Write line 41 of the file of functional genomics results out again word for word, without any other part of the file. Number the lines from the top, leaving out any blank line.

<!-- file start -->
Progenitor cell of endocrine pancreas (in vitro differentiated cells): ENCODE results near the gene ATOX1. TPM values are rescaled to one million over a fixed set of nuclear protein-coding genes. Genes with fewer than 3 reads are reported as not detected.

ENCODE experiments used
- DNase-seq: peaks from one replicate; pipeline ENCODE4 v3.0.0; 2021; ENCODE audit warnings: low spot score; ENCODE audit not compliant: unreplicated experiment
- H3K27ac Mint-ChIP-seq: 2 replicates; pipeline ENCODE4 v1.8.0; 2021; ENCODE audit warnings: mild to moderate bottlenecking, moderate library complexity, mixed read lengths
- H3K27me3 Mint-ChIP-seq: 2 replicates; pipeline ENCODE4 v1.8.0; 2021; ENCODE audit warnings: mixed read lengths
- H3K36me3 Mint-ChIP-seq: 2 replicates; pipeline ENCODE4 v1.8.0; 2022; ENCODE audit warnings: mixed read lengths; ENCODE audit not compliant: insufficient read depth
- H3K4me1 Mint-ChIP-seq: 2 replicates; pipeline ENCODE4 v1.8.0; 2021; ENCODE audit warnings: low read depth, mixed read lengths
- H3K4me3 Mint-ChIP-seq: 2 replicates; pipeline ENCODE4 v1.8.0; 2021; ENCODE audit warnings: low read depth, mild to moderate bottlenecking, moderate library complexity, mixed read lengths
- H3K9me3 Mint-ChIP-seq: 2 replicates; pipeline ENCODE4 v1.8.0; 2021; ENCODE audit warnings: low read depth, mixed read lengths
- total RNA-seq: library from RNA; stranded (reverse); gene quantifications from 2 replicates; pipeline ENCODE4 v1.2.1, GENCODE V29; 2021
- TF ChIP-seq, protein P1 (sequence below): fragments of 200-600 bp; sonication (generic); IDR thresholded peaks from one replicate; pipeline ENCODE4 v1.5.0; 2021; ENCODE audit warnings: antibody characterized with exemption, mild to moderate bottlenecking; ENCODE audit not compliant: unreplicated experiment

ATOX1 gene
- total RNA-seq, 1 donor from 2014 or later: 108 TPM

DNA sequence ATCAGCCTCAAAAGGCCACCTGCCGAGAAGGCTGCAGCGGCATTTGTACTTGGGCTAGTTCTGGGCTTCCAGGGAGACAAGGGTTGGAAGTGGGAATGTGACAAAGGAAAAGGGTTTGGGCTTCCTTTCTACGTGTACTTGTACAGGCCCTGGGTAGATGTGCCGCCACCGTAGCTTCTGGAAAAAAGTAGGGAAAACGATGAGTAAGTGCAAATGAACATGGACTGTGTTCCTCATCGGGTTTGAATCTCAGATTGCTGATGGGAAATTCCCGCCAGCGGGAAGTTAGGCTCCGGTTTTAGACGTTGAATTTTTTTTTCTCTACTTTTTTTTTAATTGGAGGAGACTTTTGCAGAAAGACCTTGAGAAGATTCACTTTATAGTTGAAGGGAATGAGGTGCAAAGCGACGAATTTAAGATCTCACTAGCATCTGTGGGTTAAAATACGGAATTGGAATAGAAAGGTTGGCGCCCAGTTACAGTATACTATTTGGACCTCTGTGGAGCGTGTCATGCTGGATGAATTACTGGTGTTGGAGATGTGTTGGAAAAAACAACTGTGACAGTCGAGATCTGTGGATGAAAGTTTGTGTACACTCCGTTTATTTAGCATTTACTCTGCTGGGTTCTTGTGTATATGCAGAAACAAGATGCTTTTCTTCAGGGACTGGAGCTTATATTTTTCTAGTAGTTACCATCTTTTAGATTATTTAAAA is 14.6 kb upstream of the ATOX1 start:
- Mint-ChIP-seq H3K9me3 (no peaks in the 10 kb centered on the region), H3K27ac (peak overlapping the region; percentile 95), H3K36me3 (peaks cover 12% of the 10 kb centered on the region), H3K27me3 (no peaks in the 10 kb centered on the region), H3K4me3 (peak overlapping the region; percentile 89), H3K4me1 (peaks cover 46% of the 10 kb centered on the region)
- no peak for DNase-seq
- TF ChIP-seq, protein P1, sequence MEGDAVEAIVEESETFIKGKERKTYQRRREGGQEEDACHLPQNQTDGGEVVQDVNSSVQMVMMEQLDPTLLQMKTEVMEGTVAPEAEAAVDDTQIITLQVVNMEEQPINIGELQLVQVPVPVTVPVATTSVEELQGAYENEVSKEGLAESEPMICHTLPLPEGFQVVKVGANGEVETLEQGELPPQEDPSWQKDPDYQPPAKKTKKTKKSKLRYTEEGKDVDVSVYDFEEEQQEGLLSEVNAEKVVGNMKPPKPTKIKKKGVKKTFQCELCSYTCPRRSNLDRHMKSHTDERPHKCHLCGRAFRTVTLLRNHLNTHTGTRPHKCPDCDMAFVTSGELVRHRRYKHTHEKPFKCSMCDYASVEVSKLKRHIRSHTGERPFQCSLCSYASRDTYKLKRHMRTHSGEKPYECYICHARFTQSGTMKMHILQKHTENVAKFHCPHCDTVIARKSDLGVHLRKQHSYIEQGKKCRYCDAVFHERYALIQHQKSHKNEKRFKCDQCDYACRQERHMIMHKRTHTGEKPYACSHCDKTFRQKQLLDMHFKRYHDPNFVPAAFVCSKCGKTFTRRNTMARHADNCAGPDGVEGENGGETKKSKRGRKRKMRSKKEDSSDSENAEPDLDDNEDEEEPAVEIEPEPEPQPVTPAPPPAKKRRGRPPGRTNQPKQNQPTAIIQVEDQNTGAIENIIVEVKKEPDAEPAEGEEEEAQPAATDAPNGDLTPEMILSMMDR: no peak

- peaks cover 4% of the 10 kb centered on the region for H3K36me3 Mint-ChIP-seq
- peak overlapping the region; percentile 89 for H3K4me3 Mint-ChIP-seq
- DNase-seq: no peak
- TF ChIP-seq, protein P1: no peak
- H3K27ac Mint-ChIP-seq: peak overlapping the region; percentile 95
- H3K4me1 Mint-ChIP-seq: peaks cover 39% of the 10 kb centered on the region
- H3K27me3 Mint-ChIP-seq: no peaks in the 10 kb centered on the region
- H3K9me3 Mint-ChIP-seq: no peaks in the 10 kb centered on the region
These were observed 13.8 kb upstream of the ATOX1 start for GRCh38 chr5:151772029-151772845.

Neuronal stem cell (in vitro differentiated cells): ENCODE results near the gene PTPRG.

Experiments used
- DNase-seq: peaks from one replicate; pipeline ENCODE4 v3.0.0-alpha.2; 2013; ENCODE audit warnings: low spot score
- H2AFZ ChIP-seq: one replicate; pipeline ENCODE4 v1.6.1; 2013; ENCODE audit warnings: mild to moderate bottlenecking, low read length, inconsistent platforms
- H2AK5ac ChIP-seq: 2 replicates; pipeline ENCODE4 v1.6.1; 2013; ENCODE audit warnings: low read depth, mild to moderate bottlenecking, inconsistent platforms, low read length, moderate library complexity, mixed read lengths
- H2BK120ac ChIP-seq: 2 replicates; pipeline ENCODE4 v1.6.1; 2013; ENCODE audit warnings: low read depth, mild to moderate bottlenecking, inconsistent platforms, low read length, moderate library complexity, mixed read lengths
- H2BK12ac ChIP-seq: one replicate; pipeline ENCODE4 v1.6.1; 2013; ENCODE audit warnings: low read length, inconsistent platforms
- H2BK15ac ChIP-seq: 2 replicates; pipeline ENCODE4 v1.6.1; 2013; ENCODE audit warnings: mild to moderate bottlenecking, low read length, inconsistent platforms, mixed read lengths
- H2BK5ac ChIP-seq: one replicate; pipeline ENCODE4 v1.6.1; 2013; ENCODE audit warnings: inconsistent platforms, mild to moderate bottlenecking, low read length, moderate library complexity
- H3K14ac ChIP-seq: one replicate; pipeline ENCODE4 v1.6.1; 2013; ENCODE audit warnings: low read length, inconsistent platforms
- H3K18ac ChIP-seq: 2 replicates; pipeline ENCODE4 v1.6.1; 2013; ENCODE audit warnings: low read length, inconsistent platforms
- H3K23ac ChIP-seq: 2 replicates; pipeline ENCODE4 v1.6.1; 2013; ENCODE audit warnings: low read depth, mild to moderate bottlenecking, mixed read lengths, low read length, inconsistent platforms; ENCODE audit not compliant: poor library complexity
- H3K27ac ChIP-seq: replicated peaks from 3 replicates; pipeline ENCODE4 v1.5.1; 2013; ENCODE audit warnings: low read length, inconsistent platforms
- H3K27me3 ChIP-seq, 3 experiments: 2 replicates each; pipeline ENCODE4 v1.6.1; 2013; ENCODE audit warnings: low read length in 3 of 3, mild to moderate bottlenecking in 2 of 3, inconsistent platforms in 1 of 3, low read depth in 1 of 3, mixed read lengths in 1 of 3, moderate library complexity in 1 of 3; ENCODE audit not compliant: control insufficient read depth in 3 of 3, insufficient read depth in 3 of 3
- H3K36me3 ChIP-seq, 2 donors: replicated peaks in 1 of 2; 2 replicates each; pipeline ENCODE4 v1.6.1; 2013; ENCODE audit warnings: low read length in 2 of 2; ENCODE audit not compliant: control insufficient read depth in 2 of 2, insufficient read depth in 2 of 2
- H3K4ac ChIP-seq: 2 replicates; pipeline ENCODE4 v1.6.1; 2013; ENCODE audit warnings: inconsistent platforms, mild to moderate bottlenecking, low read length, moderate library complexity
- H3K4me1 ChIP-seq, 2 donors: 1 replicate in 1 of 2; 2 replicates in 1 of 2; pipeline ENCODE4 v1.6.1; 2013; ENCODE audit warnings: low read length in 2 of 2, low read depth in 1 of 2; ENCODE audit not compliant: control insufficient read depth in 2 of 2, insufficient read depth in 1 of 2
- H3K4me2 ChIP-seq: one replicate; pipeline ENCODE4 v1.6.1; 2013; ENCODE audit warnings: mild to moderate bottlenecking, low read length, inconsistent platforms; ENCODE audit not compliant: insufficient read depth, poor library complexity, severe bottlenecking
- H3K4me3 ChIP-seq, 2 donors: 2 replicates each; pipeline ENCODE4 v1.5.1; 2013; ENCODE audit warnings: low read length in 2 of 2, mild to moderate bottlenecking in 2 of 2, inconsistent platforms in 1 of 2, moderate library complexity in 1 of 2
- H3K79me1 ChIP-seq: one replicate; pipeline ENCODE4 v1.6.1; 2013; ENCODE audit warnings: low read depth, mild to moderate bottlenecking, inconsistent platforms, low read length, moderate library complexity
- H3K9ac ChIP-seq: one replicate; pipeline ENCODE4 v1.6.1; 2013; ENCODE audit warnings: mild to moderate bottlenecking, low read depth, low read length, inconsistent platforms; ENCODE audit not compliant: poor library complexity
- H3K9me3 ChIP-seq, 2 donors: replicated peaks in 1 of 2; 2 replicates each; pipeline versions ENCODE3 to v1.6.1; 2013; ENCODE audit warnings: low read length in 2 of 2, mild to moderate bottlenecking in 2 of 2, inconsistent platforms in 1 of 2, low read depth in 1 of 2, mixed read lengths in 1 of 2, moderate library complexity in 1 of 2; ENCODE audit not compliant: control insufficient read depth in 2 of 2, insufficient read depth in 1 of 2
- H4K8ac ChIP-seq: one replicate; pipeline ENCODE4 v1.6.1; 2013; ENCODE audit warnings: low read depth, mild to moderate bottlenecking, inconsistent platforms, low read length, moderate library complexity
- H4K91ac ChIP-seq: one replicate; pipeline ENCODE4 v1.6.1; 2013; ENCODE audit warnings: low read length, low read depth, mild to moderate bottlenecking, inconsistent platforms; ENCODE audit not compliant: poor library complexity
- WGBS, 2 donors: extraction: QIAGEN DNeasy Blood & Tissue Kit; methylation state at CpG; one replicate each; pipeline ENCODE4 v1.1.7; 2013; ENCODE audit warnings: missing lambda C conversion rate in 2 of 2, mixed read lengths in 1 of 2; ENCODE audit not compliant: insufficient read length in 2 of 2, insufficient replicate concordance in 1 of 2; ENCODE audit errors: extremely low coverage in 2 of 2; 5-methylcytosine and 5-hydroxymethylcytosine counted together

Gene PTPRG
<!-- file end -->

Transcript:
- H3K36me3 ChIP-seq, 2 donors: replicated peaks in 1 of 2; 2 replicates each; pipeline ENCODE4 v1.6.1; 2013; ENCODE audit warnings: low read length in 2 of 2; ENCODE audit not compliant: control insufficient read depth in 2 of 2, insufficient read depth in 2 of 2